Angelica Root

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Botanical Name: Angelica archangelica.

Other Common Names: European angelica, wild parsnip, garden angelica, holy ghost, masterwort, wild celery, fjällkvanne (Swedish), chien-tu (Chinese), angélique (French), Engelwurz (German).

Habitat: Angelica grows wild in Scandinavia, Greenland, Iceland, central Europe and some parts in North Asia. It will only grow in damp soil.

Plant Description:Angelica is a biennial or short lived perennial plant that belongs to the Apiaceae family, better know as celery, carrot or parsley family.

It can grow up to six feet tall or around 180 cm. The root is thick, fleshy and branched with several small rootlets. The leaves are green, consisting of three parts. Each part produces three serrated and lobed leaflets.

Therapeutic Benefits, Application and Claims of Angelica

A volatile oil is found in all parts of the plant. The root contains phellandrene, terpenes, coumarin and coumarin derivatives (a total of 26 derivatives have been identified) such as osthol, angelicin and archangelicin.

The root also contains bitter substances, glucose, sucrose, saccharine and some organic acids like aconitic acid, fumaric acid and oxalic acid. The seeds are rich in fatty oils and the leaves contain tannin and bitter substances.

Angelica has for centuries been an important medicinal plant and food source, especially to the Sami or Lapps in northern Finland, Norway and Sweden and the Inuits in Greenland.

The plant was well know among the vikings and according to the Icelandic sagas the plant was protected by law from over harvesting until the year 1000’s. In Norway the plant was cultivated in special gardens and it was probably the first medicinal plant that was exported from the Nordic countries to the rest of Europe.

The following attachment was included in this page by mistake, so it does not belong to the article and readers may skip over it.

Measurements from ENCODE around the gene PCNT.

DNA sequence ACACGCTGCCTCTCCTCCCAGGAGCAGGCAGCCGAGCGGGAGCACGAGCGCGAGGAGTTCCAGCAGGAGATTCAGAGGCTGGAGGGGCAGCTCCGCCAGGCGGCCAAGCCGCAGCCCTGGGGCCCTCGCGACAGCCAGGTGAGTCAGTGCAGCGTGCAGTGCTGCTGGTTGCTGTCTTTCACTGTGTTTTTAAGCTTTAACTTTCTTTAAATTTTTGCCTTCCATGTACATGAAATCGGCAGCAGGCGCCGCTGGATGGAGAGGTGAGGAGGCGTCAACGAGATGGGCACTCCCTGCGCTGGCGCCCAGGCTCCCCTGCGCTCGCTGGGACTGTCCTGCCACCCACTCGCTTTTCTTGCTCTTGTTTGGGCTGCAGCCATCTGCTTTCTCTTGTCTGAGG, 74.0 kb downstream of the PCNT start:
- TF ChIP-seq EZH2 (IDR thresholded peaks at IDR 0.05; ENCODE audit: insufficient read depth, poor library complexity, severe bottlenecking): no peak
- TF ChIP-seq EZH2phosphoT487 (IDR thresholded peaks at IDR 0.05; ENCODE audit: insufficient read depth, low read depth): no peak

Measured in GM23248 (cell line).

In the 14th century angelica had become well know as a medicinal herb throughout Europe. During the middle ages the root of the plant was believed to be effective as a treatment for the plague and in the 17th and 18th century the herb was widely used against intestinal infections such as dysentery and cholera.

Among modern day herbalists angelica is considered a bitter, warming and invigorating herb that can be used as a remedy for wide variety of diseases and disorders. Because the herb is a bitter, it is primarily used for ailments associated with the digestive system.

The stems of angelica are edible. They are very rich in nutrients and can be eaten in the same manner as celery. The outer layer of the stems is usually removed and only the green and juicy inner part is eaten. They have a strong taste, but if cooked the flavor becomes milder.

The plant has been used as a flavor agent in liqueurs for centuries and is still the main flavor ingredient in the French liqueurs Bénédictine and Chartreuse.